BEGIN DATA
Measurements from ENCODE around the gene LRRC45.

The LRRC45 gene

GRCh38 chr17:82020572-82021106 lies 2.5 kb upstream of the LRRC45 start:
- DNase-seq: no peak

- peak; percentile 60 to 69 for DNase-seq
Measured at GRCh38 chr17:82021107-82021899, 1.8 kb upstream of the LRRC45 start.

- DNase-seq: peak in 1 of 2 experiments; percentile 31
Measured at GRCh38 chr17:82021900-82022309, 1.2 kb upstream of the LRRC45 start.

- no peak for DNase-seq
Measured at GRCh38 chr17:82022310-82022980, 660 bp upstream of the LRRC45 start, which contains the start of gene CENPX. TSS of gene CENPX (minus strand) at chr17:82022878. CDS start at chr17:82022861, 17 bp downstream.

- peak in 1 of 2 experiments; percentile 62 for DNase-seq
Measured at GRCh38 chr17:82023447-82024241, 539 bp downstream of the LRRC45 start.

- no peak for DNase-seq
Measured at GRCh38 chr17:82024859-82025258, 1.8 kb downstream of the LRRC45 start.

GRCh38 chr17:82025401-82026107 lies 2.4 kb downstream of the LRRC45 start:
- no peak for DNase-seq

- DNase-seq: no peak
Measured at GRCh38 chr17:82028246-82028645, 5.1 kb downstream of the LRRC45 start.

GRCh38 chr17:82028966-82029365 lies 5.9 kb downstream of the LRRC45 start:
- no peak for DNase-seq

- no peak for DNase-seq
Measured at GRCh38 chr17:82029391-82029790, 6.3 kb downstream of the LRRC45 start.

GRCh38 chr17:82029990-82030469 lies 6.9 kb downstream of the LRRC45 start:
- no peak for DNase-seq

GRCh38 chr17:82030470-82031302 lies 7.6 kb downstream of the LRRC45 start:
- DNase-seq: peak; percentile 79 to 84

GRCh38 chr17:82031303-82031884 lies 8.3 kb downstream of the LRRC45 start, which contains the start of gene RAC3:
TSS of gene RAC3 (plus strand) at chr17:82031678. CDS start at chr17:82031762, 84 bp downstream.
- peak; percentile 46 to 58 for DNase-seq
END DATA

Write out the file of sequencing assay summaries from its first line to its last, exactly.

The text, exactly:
Measurements from ENCODE around the gene LRRC45.

The LRRC45 gene

GRCh38 chr17:82020572-82021106 lies 2.5 kb upstream of the LRRC45 start:
- DNase-seq: no peak

- peak; percentile 60 to 69 for DNase-seq
Measured at GRCh38 chr17:82021107-82021899, 1.8 kb upstream of the LRRC45 start.

- DNase-seq: peak in 1 of 2 experiments; percentile 31
Measured at GRCh38 chr17:82021900-82022309, 1.2 kb upstream of the LRRC45 start.

- no peak for DNase-seq
Measured at GRCh38 chr17:82022310-82022980, 660 bp upstream of the LRRC45 start, which contains the start of gene CENPX. TSS of gene CENPX (minus strand) at chr17:82022878. CDS start at chr17:82022861, 17 bp downstream.

- peak in 1 of 2 experiments; percentile 62 for DNase-seq
Measured at GRCh38 chr17:82023447-82024241, 539 bp downstream of the LRRC45 start.

- no peak for DNase-seq
Measured at GRCh38 chr17:82024859-82025258, 1.8 kb downstream of the LRRC45 start.

GRCh38 chr17:82025401-82026107 lies 2.4 kb downstream of the LRRC45 start:
- no peak for DNase-seq

- DNase-seq: no peak
Measured at GRCh38 chr17:82028246-82028645, 5.1 kb downstream of the LRRC45 start.

GRCh38 chr17:82028966-82029365 lies 5.9 kb downstream of the LRRC45 start:
- no peak for DNase-seq

- no peak for DNase-seq
Measured at GRCh38 chr17:82029391-82029790, 6.3 kb downstream of the LRRC45 start.

GRCh38 chr17:82029990-82030469 lies 6.9 kb downstream of the LRRC45 start:
- no peak for DNase-seq

GRCh38 chr17:82030470-82031302 lies 7.6 kb downstream of the LRRC45 start:
- DNase-seq: peak; percentile 79 to 84

GRCh38 chr17:82031303-82031884 lies 8.3 kb downstream of the LRRC45 start, which contains the start of gene RAC3:
TSS of gene RAC3 (plus strand) at chr17:82031678. CDS start at chr17:82031762, 84 bp downstream.
- peak; percentile 46 to 58 for DNase-seq